The Atlantic League returns to the future

With the role it played in the rule changes during this CBA negotiation, the Atlantic League can now be seen more as a window to the future than just an isolated proving ground.

Armed with data from the 2019 and 2021 seasons, players and fans can at least approach these proposed and potentially agreed-upon changes with some semblance of knowledge of what it would be like if it were to happen in MLB. According to ESPN, more than 40% of Atlantic League players have major league service time, and most of those players have spent time with an affiliate of a major league team. Although it is an independent baseball league, the Atlantic League nevertheless sees many former MLB players taking its turf and having to adapt to these changes. Their opinions and comments matter.

Heading into the 2022 season, the Atlantic League announced it would revert to traditional baseball rules by reducing the pitcher’s mound to 60’6″ and reinstating umpires from home plate to call balls and pitches. strikes behind home plate.

“As we enter 2022, we reaffirm to players and fans that ball calls and throwing rubber distance will return to accepted standards,” said Atlantic League President Rick White. “We are retaining several past MLB test features, such as 17-inch bases, extra innings tie-breaking, and anti-shift rules, among others. Rules and test equipment are by definition transitory: some elements remain, others are refined, and still others are abandoned. That’s why MLB and the ALPB are doing the testing.

The Atlantic League and MLB partnership will announce proposed changes for 2022 and potential experiments later this spring:

“We are honored to pioneer the future of the game with Major League Baseball,” said White. “We are proud that many of the tests today will find their way into the major leagues in the future. We will continue to closely corroborate the tests with MLB.”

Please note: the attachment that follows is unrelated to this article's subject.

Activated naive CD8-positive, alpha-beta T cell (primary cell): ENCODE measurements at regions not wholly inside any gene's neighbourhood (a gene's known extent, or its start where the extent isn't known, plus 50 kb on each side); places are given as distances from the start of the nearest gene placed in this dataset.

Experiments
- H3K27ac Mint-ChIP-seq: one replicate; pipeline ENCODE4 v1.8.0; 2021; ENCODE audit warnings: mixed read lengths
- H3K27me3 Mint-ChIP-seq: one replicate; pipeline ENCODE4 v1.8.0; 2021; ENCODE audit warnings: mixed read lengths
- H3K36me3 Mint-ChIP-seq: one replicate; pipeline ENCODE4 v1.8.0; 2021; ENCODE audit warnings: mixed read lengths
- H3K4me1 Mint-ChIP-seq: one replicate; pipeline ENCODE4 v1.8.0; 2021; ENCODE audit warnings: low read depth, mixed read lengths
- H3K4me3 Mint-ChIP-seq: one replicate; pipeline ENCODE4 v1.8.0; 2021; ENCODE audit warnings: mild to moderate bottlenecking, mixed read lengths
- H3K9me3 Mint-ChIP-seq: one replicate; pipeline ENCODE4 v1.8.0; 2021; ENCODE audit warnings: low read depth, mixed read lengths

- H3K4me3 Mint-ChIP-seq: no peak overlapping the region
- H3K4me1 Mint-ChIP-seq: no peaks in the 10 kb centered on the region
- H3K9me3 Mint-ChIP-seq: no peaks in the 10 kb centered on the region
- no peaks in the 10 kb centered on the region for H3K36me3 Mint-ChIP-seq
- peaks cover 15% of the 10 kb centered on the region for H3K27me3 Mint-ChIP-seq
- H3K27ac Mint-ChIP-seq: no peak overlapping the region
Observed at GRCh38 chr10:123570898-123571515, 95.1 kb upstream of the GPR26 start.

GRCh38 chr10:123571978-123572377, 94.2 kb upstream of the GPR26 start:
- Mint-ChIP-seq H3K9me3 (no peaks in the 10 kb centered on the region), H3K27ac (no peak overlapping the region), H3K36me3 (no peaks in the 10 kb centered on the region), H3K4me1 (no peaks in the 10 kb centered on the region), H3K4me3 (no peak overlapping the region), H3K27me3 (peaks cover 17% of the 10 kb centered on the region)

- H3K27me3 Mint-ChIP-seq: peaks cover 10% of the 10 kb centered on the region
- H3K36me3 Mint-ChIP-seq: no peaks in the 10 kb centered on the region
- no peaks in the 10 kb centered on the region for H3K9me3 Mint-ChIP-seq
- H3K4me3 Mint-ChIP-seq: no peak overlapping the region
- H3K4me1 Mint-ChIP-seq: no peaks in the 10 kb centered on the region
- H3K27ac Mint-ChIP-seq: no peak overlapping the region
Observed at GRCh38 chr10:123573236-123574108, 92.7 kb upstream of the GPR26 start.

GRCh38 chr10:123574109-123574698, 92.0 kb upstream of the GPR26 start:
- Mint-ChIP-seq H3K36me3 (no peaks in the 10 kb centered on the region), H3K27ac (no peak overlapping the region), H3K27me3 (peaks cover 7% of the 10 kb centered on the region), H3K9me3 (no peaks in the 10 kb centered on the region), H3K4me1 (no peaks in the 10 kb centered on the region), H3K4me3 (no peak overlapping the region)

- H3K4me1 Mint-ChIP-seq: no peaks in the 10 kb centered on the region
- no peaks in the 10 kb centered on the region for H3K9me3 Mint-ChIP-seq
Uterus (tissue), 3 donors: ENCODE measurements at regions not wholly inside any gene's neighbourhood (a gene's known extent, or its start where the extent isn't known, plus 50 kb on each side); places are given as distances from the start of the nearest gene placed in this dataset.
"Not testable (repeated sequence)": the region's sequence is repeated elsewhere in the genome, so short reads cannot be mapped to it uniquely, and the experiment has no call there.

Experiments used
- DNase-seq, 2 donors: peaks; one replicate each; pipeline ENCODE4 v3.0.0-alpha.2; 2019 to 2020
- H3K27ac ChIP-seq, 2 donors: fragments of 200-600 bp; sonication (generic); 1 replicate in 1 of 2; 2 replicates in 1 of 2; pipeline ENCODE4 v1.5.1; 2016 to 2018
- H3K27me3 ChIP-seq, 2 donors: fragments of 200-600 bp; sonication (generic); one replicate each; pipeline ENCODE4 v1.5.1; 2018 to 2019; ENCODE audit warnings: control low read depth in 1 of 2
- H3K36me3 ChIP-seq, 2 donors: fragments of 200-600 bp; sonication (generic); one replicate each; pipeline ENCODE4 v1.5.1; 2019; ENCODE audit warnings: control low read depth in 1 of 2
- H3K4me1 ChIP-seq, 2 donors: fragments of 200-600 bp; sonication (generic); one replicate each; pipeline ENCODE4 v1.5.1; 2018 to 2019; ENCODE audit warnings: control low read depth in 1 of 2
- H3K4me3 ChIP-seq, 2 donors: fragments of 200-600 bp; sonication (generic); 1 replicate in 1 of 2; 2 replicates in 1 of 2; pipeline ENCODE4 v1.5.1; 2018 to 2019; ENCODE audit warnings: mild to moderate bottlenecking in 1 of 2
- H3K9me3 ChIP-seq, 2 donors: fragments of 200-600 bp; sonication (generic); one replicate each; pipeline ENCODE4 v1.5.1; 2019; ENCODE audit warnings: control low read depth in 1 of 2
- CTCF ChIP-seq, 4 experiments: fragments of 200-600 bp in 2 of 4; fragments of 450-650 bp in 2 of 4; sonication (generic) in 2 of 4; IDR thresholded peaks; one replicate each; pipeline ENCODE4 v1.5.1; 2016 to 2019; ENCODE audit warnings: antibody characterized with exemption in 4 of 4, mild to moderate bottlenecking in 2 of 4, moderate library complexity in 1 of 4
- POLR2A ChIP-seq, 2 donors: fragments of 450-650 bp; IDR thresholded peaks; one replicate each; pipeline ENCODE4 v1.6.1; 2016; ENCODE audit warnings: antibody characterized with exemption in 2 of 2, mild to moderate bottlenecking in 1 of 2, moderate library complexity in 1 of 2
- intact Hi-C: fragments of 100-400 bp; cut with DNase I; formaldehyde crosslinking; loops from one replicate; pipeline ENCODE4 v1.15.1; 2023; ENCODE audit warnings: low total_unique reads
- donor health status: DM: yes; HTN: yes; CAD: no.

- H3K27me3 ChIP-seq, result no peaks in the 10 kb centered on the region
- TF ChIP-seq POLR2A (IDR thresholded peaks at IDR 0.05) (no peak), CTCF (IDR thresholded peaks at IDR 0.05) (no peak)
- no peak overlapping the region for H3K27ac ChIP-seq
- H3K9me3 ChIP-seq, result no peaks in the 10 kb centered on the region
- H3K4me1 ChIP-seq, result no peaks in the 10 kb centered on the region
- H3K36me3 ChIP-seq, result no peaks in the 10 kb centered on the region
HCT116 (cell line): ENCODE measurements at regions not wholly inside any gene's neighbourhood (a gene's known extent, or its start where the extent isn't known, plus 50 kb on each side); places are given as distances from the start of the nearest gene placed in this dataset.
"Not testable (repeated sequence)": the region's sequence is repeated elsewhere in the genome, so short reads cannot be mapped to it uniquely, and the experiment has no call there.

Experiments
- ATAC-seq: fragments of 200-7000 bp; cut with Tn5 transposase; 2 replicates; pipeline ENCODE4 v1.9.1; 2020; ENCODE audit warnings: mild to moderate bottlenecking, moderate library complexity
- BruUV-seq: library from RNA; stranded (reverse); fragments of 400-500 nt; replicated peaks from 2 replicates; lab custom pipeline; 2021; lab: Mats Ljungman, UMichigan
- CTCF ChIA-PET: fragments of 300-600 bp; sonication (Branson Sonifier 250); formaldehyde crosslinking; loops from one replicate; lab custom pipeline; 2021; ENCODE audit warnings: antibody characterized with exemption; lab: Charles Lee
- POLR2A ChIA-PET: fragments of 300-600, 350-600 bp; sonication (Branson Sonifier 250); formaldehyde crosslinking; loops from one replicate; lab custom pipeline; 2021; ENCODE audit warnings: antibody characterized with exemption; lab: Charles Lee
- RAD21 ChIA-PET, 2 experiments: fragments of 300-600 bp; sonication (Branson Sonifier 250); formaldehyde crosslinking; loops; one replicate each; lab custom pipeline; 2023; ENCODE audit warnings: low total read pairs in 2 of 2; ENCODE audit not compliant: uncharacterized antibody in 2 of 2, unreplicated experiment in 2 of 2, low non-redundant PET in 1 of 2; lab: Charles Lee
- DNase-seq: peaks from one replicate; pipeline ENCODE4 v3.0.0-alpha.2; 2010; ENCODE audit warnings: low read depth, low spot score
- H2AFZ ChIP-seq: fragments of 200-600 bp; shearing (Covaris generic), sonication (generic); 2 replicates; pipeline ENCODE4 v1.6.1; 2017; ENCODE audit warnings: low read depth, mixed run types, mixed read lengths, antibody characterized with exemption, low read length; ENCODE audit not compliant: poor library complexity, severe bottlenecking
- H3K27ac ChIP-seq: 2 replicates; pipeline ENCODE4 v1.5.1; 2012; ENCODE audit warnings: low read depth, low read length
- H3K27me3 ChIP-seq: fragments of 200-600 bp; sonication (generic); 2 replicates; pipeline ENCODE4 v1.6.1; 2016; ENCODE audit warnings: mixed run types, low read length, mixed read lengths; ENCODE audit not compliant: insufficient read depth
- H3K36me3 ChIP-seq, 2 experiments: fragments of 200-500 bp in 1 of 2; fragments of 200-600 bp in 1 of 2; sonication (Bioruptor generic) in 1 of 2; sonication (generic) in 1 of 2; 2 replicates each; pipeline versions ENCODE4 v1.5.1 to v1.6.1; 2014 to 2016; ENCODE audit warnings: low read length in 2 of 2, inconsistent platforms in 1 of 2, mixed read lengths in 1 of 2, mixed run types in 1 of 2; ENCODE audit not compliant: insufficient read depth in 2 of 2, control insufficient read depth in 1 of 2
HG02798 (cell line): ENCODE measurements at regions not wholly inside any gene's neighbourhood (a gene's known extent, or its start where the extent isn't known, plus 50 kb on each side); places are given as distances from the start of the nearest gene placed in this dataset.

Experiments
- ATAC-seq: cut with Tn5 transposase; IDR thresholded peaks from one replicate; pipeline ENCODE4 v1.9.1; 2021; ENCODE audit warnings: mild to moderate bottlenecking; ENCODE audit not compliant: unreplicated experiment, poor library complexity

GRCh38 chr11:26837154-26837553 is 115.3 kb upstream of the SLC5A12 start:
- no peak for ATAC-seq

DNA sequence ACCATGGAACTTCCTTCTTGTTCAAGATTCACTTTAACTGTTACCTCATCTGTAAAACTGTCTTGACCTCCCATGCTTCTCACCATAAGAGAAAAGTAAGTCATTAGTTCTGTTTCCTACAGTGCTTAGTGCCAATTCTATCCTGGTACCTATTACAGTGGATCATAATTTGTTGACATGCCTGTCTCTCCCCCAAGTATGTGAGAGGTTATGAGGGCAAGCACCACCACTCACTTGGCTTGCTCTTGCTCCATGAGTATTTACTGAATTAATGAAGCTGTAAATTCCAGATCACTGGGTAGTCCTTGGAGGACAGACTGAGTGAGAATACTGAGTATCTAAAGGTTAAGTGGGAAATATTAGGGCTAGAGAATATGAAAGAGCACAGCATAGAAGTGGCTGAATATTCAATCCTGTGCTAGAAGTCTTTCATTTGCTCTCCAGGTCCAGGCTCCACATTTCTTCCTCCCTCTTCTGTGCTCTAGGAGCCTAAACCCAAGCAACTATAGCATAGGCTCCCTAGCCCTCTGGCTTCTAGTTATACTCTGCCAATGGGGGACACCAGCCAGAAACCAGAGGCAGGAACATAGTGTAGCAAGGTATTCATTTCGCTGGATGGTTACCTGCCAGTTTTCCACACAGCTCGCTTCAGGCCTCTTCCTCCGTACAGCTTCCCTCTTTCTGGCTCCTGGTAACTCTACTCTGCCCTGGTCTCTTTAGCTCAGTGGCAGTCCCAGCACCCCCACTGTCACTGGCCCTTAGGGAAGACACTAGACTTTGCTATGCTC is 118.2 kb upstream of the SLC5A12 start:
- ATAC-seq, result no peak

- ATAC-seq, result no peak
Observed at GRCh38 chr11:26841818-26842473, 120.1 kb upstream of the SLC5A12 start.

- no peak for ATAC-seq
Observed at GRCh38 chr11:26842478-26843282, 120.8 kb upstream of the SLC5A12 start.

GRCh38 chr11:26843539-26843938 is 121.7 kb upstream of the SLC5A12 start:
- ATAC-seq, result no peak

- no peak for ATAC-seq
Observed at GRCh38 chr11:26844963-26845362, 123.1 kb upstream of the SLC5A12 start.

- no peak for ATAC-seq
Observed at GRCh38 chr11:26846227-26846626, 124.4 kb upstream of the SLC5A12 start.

Compromise is the key

What the data says is subjective to whoever is looking at it. For some, baseball’s leisurely pace is the draw, while others will argue that’s what makes it hard to watch. The casual fan is often the squeaky wheel, so their input carries more weight.

Much like the ABC took forever to agree, visions for the future of baseball also differ among its fans, each with a unique love of the game and a unique perspective of what they value in the game. game. It’s a compromise and a delicate balance to appeal to casual fans without alienating diehards. It’s the same in all forms of entertainment. How do you bridge the gap between these two groups while expanding the audience and keeping everyone happy with the product in the field?

Another important question that needs to be asked is: how do we feel about the Atlantic League reverting to traditional standards while MLB is potentially moving forward with these changes? MLB as a whole should be the benchmark and standard for all things baseball, so shouldn’t these rule changes be kept if they were indeed beneficial?

It looks like the toothpaste is out of the tube and there is no going back now. But just like the owners and players representing the union, a compromise had to be made to get and keep the game we love on the pitch.

But forget all that for now…we have the return of baseball and it replaces all those feelings of uncertainty.

Graph by Shawn Palmer (@Palmerdesigns_ on Twitter)